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Crop Advice & Expertise

What’s happening in fields in the West this February

Protecting oilseed rape from disease up to stem extension and clearing up grass-weeds in cereal crops should be top priorities for growers in the West according to Gareth Bubb

At a Glance

This month’s update includes information on:

  • Light leaf spot and phoma present in oilseed rape crops
  • Previous LLS treatments will have run out of steam
  • High levels of Septoria in wheat crops, but no need to treat yet
  • Ensure good application technique when applying herbicides

The ground is very wet across the West now, so it is a waiting game for many growers before fieldwork can commence – except on the very lightest land. In general, crops look very promising across the board.

Oilseed rape

Using the ADAS SpotCheck service to test for oilseed rape disease, my samples have shown a 7% light leaf spot infection in the crops tested, so the disease is around. Even if a fungicide was applied for light leaf spot in late autumn, that product will now have run out of steam and waiting until the stem extension/green bud timing to apply another dose is a risk.

The products we have are only protectant, so it is a good idea to get something on as soon as possible to bridge the gap and avoid the disease becoming established and harder to control. There is also a lot of phoma around, which has been aided by the wet weather and fresh lesions are appearing. A half dose application of 0.32l/ha of Proline (prothioconazole) will cover both diseases until the next timing in four to five weeks’ time.


Bayer Crop Science I am yet to pick up any yellow rust in wheat. Any mildew that was present has been dampened down by the recent cold snap. The main observation is the high levels of septoria in crops, but that is normal in this part of the world in February. There isn’t any benefit in treating before the T0 timing, which is still a month away yet.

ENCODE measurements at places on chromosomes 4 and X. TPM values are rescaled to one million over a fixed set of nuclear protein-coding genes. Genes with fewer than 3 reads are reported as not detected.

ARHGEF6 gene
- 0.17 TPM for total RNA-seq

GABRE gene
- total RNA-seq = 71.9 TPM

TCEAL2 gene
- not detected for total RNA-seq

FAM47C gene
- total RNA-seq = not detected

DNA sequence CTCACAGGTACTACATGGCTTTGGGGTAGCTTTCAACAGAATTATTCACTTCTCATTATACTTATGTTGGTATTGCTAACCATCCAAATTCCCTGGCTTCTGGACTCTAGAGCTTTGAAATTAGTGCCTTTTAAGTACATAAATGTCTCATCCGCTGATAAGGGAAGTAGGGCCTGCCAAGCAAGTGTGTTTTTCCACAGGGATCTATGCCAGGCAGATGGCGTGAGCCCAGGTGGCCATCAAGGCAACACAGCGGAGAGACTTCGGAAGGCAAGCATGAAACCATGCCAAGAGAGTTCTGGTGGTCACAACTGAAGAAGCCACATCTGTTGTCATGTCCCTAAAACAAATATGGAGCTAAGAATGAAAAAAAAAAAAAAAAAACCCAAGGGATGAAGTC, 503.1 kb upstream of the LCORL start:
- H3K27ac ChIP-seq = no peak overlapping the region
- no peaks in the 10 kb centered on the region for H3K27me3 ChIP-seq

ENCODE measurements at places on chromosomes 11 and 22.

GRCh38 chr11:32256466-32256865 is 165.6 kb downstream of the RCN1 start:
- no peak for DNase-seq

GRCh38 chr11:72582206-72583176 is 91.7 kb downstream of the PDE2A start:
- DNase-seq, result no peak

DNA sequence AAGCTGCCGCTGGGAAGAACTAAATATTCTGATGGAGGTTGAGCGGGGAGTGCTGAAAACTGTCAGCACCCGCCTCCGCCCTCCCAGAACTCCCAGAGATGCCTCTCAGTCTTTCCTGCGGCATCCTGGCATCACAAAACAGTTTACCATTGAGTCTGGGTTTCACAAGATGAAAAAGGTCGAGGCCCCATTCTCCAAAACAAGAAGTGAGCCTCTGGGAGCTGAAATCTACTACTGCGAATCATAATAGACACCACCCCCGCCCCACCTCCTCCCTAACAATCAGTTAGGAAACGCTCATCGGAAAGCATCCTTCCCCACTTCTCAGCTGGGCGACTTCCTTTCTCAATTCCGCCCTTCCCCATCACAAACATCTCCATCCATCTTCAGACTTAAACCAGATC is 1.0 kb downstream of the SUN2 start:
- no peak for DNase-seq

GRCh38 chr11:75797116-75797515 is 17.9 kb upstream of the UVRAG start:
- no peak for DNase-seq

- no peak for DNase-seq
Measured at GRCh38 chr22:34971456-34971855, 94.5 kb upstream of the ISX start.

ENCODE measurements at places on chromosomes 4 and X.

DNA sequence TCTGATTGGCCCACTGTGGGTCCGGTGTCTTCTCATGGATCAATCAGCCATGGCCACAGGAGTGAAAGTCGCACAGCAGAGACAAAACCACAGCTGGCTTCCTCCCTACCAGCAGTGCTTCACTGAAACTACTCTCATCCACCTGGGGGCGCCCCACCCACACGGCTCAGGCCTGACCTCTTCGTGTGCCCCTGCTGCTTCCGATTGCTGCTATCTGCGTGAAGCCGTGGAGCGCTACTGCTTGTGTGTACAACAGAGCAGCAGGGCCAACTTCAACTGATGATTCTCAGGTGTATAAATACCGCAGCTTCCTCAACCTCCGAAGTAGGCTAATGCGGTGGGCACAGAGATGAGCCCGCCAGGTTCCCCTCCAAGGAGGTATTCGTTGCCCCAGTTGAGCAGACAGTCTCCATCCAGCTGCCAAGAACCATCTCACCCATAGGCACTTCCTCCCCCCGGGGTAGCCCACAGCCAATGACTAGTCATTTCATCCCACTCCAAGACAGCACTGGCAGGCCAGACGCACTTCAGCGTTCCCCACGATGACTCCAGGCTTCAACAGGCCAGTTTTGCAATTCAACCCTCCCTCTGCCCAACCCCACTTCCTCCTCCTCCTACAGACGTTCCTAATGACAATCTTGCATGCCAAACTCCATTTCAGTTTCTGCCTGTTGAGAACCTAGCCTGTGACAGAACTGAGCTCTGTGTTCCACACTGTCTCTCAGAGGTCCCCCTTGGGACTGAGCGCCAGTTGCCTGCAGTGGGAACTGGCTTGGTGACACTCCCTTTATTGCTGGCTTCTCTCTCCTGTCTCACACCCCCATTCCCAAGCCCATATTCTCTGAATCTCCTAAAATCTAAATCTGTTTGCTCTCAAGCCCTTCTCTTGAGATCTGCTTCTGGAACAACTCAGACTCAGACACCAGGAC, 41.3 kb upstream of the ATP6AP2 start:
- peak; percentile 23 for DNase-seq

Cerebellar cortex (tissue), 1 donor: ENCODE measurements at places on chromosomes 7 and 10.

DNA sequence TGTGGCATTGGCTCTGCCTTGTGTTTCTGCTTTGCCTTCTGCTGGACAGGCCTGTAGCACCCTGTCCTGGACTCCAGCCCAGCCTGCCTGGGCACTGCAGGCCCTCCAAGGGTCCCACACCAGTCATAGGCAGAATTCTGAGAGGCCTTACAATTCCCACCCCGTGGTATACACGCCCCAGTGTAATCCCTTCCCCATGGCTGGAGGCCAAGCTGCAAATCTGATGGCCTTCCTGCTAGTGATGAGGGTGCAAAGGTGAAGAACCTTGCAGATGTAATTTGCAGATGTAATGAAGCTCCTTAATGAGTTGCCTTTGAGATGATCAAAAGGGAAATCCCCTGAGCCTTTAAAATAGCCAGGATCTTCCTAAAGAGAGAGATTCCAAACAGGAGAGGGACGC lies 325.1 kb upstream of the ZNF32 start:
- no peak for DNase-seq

Tiller survival is key to final yield in barley. Where there are high levels of net blotch, mildew or rusts, an early T0 treatment may be required. With prothioconazole the backbone of the important T1 and T2 timings at GS30-31 and GS39-49, it is best to use alternatives for the early spray. A cyprodinil-based product such as Kayak would be suitable and the addition of fenpropimorph would help where mildew is a problem.

Some later drilled wheat after roots and maize missed a pre-emergence residual herbicide treatment and should be a priority for a post-emergence contact herbicide applications. Where applied, residual herbicides have worked well, but there are a few survivors and these will need also need follow up herbicide as soon as possible.

New product Monolith (mesosulfuron + propxycarbazone) is available to control all major grass-weeds such as black-grass, brome, rye-grass and wild oats and some growers are likely to opt for it this spring over Atlantis (mesosulfuron + iodosulfuron), as it provides better control. Where annual meadow-grass is the target Othello (mesosulfuron + iodosulfuron + diflufenican) is a good option, while (mesosulfuron + iodosulfuron + diflufenican) also offers all-round grass and broad-leaved weed control, but needs to be used before its cut-off at GS31.

Attention to detail on application is crucial with any contact herbicide. Ensure you are applying to actively growing weeds and a dry leaf, with weather forecast to stay dry for at least two hours. Use a fine to medium nozzle and keep forward speed down to 12kph or less.

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